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  • Writer's pictureAparna Singhal

Stop Asian Hate

This week has been another heavy one. As I sit here with the sun beaming through the window, I want to be hopeful, and I want to feel a sense of light for the future. But truthfully, I am feeling exhausted, scared, and angry. This Sunday (March 21) marked the International Day for Elimination of Racial Discrimination. I admit I keep pondering what this means. I keep wondering how we get there, especially as I reflect on the deep pain being carried by so many. I remain committed alongside this feeling of depletion because this work is about relationships. And relationships matter to me.

As I have done my best to check in with Asian and Pacific Islander friends, colleagues, and students, common feelings and perspectives are being shared. In being an empathetic listener, I sense deep feelings of worry about elderly loved ones going outside. I hear fear for one’s own safety. Both the words and the silence highlight a harsh reality that revolves around having to brace oneself for the possibility of a racially motivated incident while out in public.

This morning, I witnessed a racially motivated incident first hand. While walking in a fairly affluent neighborhood in Toronto, I overheard two people yelling at an Asian man to get away from them and a few other abusive comments. This hate was being spewed at an Asian man who was simply walking his dog on a beautiful sunny afternoon. In that instant, I knew I had to go and act. I could not stand by. I could not walk away. While I could not prevent the incident from happening, I knew it was important to check in on the man and be of support in any way that I could be.

As we talked and connected, he went from being visibly shaken to feeling relieved I was there with him. He was so open to sharing that I was blessed to hear a bit about his life, including immigrating from Korea to Canada over 40 years ago, raising a family in Toronto, and losing his wife to cancer a few years ago. He also shared his growing fears of being in public precisely because of what had just happened. I was moved by his willingness to openly share with me and was grateful for the opportunity to connect. He was appreciative of the time I took and yet I was left feeling that I needed to do more.

Hate is the virus. Hate is the pandemic that we should ALL be fighting.

The deadly rampage in Atlanta last week is yet another example of the increasing incidents of violence committed against Asian and Pacific Islander community members, the murder of eight people, and, in particular, the fact that most of these people were Asian women. Now is the time for an intersectionality analysis that not only names misogyny and racism as the source of violence but also class, age, and immigration status.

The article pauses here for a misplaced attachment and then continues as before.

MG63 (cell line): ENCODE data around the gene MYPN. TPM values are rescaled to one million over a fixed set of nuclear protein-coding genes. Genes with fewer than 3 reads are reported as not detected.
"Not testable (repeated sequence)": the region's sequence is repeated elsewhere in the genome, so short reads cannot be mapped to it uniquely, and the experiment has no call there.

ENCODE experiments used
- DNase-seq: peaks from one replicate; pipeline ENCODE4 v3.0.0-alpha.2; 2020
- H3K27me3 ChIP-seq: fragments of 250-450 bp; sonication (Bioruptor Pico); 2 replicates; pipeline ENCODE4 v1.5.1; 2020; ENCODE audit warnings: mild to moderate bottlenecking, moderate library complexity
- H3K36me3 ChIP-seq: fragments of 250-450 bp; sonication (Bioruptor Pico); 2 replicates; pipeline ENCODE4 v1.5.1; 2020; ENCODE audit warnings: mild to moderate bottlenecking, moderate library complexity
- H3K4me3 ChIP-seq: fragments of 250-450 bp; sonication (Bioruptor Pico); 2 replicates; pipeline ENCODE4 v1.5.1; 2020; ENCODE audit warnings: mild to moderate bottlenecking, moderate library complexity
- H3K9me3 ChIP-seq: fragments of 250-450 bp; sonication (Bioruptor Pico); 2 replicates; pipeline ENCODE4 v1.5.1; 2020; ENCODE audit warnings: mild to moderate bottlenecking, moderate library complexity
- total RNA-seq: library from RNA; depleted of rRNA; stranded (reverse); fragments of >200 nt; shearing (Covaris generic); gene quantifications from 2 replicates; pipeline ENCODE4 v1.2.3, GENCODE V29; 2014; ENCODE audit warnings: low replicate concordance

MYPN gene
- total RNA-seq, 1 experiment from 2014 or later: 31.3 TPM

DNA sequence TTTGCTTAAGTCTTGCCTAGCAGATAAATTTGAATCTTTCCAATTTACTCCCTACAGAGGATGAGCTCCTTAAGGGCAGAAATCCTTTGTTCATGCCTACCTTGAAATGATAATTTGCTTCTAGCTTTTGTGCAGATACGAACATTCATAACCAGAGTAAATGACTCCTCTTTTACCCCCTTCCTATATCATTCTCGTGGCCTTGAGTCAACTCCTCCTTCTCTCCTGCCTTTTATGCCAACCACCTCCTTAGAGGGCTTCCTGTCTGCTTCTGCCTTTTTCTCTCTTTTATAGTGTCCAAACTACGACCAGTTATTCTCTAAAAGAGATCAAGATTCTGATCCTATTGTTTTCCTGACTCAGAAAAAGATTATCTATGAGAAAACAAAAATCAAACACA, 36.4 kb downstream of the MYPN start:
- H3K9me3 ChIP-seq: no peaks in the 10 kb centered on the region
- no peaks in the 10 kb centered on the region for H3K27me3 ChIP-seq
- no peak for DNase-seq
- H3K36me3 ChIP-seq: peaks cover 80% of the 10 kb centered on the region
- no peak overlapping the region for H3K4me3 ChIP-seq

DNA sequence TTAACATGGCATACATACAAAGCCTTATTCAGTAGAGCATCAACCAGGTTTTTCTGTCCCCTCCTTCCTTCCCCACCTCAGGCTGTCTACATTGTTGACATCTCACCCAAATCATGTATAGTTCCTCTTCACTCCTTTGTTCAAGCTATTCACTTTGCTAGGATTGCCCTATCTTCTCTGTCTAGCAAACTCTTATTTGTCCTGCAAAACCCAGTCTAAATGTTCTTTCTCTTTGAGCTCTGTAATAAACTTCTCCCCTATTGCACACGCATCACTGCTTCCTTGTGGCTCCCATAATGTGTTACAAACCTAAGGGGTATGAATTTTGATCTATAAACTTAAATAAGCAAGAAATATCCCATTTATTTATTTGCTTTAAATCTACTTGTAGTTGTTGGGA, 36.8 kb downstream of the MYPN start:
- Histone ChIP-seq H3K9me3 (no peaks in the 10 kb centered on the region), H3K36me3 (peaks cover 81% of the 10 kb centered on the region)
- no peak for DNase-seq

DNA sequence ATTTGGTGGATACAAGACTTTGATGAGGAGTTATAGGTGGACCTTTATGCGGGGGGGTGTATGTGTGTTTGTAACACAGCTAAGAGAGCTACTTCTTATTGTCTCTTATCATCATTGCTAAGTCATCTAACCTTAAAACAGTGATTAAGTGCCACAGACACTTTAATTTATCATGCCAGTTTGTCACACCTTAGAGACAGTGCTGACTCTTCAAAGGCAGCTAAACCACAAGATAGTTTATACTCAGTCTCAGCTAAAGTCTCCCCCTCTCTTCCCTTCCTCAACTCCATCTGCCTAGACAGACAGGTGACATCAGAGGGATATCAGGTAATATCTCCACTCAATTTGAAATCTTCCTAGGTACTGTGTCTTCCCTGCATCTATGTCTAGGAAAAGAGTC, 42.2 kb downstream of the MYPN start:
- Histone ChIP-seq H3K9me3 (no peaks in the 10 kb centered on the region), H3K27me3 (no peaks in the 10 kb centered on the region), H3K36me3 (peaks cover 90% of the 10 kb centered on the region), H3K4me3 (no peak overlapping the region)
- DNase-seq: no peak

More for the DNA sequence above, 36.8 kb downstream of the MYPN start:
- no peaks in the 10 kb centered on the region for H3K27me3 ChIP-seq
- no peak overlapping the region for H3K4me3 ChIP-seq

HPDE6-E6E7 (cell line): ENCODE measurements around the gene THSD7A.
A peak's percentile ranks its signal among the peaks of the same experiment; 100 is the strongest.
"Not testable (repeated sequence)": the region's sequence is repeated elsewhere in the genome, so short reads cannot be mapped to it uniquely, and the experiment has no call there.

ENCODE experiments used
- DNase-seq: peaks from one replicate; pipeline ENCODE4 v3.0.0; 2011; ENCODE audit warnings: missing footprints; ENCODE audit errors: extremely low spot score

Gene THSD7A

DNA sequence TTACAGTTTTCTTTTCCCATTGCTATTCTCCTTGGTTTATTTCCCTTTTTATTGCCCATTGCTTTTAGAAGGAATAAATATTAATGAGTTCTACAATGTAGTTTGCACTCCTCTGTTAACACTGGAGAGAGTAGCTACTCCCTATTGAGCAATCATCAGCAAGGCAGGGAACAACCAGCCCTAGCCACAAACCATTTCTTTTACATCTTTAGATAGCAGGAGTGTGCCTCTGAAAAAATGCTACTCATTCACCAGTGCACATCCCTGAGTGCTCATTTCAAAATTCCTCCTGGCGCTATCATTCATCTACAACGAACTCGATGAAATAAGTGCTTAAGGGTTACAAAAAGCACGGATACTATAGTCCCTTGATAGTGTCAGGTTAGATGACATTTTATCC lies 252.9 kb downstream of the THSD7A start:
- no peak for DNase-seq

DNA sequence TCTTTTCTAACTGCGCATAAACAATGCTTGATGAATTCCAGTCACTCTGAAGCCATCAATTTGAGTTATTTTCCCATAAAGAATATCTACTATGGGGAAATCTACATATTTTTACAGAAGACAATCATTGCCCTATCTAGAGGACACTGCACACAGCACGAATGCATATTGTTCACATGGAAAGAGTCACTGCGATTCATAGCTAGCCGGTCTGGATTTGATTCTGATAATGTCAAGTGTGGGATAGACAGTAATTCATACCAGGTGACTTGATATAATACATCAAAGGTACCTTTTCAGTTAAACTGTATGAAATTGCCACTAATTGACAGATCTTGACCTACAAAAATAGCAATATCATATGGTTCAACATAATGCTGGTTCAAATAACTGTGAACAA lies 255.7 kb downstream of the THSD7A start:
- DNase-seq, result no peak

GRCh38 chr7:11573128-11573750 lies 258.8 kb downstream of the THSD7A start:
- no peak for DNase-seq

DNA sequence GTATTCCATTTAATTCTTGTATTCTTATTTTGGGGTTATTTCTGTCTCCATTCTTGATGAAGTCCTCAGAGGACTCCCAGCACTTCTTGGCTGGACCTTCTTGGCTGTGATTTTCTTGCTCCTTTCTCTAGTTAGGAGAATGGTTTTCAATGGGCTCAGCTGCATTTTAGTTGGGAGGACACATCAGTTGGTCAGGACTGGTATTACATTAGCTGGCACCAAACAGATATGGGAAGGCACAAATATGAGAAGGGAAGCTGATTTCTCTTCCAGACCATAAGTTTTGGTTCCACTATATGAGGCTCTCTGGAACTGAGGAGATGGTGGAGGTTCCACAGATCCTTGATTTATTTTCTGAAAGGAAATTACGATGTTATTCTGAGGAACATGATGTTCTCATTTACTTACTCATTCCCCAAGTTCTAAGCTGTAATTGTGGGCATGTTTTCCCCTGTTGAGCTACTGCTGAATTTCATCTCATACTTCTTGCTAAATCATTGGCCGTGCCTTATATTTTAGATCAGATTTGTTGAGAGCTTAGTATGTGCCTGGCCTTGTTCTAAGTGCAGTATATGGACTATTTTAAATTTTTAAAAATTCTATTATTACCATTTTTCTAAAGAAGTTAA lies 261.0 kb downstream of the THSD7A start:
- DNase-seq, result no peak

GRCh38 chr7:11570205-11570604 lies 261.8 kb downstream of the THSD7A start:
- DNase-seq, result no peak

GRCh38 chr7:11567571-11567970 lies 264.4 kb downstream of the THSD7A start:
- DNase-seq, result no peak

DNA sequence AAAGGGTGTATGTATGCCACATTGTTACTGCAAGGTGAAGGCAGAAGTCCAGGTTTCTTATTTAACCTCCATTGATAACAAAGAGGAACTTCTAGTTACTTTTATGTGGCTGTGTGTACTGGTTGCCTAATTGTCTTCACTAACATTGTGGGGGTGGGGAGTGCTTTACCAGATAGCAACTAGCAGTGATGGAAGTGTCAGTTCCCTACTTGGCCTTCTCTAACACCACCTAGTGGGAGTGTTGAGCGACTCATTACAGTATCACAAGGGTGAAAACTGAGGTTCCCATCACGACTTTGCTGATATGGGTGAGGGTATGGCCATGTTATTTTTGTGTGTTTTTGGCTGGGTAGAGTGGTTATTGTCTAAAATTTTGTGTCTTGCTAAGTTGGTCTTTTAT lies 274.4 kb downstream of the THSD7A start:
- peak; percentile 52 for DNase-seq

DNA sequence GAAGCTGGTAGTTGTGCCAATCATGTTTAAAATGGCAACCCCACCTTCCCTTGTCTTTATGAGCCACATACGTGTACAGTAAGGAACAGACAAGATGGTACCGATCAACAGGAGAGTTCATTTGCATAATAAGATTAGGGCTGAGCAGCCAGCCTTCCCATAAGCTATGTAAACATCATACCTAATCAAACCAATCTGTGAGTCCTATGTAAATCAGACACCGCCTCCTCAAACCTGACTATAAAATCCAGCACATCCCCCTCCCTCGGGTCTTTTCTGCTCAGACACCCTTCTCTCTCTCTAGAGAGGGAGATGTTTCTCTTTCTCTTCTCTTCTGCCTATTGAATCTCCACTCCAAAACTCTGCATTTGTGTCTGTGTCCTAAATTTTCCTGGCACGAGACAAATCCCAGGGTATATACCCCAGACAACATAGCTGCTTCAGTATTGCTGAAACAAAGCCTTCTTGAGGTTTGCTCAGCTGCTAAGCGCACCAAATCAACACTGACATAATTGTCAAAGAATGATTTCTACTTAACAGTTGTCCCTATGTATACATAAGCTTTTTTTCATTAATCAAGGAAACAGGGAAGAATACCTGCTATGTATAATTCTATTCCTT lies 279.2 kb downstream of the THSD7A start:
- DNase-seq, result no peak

I have read and heard people’s remarks about how the pandemic and the resulting economic turmoil are causes for the horriific trends we have seen both in Canada and in the U.S. It has me wondering how people can fool themselves into thinking that racism, hatred, and violence are new, recent, and will end once the pandemic subsides. I have also heard so many in Canada continue to remark about how bad things are in the United States. How do we get people in Canada to understand that it is not only unwise to think that these discriminatory behaviours are not present within Canadian borders, it is also extremely harmful?

Reports released by Statistics Canada find that Asian Canadians have perceived an increase in race-based discrimination since the pandemic’s onset. Specifically, 18% of visible minority participants perceived an increase in the frequency of harassment or attacks based on race, ethnicity or skin colour—three times greater than the rest of the population (6%). Chinese (30%), Korean (27%), and Southeast Asian (19%) participants were disproportionately more likely to perceive these kinds of threats. Moreover, the reports demonstrated that Asian Canadians were more likely to experience discrimination in public areas, and that harassment was typically based on race or skin colour.

So what do we do?

The first step is to listen and show support. Respect silence if someone is struggling and unable to share in this moment, while also being available to listen. When someone is comfortable sharing their experiences with you, it is vitally important to listen, validate their feelings, and understand that there are no easy fixes or solutions. You can offer to help report the traumatic incidents. Fight Covid Racism and Act 2 End Racism are platforms to report anti-Asian harassment, crimes or violence. These websites also provide a number of educational resources and support.

After witnessing an incident first-hand, I have been reminded of the importance of being properly trained to intervene and support those impacted by harassment and hate. Bystander intervention training sessions are available through various social justice organizations and government agencies.

We each have a responsibility. We must commit ourselves to truly understanding that anti-Asian racism and xenophobia are not new, and that they are currently on the rise. It is critical that we take the time to learn about the historical roots of the oppression and systemic racism that has and continues to impact the lives of so many.

In order to #Fightracism today, tomorrow, and for the future, we must make commitments to take that learning and act.

Additional Resource:

Project 1907: Named after the year a violent anti-immigration rally erupted in Vancouver’s Chinatown and Japantown, Project 1907 is run by a group of Asian women on a mission to “elevate Asian voices that are underrepresented and undervalued in mainstream political, social, and cultural discourse, including amplifying the voices of women.”

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